The system features built-in decoding for Dolby Digital and DTS soundtracks, alongside Dolby Pro Logic II for playing back stereo sources with a bit of virtual surround sparkle. There’s also a smattering of Philips’ own sound tweaks, including treble and bass control, Smart Surround (which chooses Stereo or Multichannel automatically according to the source), DoubleBass and ClearVoice to boost bass and dialogue respectively, plus FullSound to enhance MP3/WMA playback. Add a range of equaliser settings to the equation, with names like Action, Rock and Concert, and you’ve got yourself a pretty flexible audio performer.
To test the HTS6100’s sonic prowess we loaded up ”Speed” on DVD and right from the outset we were impressed by what we heard. The disc’s high-octane DTS soundtrack is reproduced with astonishing clarity and power by the soundbar’s built-in speakers, reproducing the film’s frequent explosions with gut-wrenching force (the first bus bomb is particularly potent) and thankfully you can crank the volume up high without fear of distortion or cabinet rattle.
But by far the most impressive aspect of the HTS6100’s performance is the expansive soundstage generated by Ambisound, which throws surround effects far and wide into the room to provide a genuine sense of space. It cleanly separates the rear channels, accurately placing them either side of the listening position, while speech remains pinned to the front of the room, sounding forthright and true-to-life at all times. These attributes make ”Speed’s” opening lift shaft sequence a real thrill, with the excellent placement of effects like creaking cables and frantic screaming adding to the tension and claustrophobic atmosphere of the scene.
However, it’s worth pointing out that the HTS6100 never comes close to replicating the 360 degree effect of a real 5.1-channel system. At no point did we feel that the effects were coming from behind the listening position, which makes Philips’ claims of ‘truly embracing multi-channel surround sound’ and ‘an immersive 5.1 sound experience’ seem a little wide of the mark. Not that we’re surprised of course, as we’re yet to hear a 2.1 system that sounds as good as a proper 5.1 setup, and as virtual surround goes Philips provides one of the better examples.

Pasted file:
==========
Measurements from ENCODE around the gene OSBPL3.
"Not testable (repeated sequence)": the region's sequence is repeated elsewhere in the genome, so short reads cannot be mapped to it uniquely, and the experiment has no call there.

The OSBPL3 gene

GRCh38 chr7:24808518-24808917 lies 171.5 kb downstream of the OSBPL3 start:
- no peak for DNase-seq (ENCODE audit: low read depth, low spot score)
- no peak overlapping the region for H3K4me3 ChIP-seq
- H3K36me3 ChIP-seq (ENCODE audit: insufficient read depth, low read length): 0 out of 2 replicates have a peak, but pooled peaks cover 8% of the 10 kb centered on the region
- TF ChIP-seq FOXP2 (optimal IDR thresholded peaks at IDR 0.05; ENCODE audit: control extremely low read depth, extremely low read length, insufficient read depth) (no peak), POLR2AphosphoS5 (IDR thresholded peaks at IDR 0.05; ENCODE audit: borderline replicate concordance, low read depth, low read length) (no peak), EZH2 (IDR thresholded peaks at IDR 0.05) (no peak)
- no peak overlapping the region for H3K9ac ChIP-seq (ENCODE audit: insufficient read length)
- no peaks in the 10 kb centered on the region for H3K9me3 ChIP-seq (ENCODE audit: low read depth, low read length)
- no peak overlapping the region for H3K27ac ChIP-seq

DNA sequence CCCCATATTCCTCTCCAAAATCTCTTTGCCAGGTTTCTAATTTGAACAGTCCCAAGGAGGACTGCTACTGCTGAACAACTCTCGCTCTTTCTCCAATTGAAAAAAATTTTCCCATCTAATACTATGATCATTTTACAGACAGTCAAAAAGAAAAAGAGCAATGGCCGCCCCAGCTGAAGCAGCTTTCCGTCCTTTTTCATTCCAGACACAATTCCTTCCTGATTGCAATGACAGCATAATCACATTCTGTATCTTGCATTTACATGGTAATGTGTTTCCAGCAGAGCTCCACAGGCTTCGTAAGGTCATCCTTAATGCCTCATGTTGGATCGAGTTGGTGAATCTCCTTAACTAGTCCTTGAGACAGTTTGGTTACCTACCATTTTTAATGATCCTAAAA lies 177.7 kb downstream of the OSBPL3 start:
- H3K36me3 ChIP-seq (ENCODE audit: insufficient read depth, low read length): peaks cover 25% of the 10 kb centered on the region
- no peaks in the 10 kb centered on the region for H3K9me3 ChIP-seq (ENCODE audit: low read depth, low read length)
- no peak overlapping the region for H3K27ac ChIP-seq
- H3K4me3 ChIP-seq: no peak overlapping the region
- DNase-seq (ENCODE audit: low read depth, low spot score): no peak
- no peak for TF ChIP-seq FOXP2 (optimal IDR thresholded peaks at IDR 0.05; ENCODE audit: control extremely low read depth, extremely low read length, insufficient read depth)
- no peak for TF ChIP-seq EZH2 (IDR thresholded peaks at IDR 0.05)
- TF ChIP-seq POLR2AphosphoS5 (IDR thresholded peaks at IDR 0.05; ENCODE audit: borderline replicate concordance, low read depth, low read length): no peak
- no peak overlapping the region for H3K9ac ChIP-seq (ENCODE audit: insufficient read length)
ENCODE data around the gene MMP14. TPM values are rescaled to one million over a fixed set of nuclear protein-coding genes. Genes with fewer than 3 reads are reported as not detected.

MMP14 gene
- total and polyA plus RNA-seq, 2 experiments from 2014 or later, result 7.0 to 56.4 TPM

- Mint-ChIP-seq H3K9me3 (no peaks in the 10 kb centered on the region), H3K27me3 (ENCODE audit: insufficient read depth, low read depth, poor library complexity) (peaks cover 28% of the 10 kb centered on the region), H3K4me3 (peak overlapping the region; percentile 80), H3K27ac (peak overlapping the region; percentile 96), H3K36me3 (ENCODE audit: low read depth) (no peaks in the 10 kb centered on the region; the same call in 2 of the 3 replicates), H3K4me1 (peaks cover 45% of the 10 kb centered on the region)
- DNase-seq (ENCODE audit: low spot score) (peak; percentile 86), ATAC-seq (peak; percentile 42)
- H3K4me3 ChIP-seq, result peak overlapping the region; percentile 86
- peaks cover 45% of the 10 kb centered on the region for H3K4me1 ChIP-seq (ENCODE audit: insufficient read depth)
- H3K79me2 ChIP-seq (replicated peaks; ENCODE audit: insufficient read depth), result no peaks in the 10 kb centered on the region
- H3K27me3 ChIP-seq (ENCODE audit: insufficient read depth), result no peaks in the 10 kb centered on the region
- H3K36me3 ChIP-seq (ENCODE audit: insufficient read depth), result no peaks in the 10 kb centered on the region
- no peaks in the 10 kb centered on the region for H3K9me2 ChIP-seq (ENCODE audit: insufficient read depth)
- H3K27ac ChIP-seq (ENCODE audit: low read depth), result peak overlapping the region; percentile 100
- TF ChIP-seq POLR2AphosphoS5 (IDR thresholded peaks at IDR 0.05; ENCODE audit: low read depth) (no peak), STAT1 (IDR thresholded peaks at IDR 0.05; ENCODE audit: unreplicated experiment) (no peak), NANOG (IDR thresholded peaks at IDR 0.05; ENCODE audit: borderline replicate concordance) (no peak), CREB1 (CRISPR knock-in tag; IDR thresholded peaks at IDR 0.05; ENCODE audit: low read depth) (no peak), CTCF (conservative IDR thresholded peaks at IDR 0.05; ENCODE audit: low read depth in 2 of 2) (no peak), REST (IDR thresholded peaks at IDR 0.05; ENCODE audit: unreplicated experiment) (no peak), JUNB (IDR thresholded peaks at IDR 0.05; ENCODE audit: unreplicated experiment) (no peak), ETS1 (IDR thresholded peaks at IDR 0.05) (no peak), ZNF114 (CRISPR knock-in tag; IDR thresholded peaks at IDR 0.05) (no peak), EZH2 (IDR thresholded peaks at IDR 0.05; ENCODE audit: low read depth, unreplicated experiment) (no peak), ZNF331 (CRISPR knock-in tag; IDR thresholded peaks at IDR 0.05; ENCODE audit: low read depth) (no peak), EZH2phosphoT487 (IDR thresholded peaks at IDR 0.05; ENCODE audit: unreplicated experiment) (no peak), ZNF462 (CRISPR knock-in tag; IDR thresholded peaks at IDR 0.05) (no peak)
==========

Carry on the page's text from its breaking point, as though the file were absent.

But once you accept the system’s limitations, you’re free to enjoy its other attributes, such as the subwoofer’s rich, visceral bass output that lends heft to Dennis Hopper’s beloved bombs, and the terrific bass/treble balance that never leaves the sound feeling too muddy or too bright. CD playback is hugely enjoyable in stereo mode, bringing a crispness and warmth to a range of musical styles, while MP3 and WMA files played from a USB stick sound clean and detailed – hats off to FullSound.
We’re also pleased to say that despite the lack of Faroudja DCDi processing, the HTS6100 does a stand-up job of upscaling SD DVD material to 1080p, reproducing our test movie’s visuals with decent depth, richness and clarity. There’s a pinch of grubby noise visible in the deep blue LA skies and you can discern a few jagged edges here and there, but on the whole the images are very rewarding.
A word of advice – don’t approach the HTS6100, or any of its soundbar stablemates, thinking you’re going to get the same 5.1-channel performance as a proper six-speaker setup, because you’re not. The HTS6100 is a different animal altogether, but if you adjust your expectations accordingly you’re likely to be very impressed by what the HTS6100 has to offer – we certainly were.
Ambisound produces a remarkable wide soundstage, resulting in one of the best virtual surround performances we’ve heard, while the ultra-stylish design, easy installation and cracking picture quality provide further reasons to whip out your wallet. So if you’ve decided that a front surround system is the way to go, then Philips is the best ‘bar’ none. Sorry.
Read more: Best soundbars to buy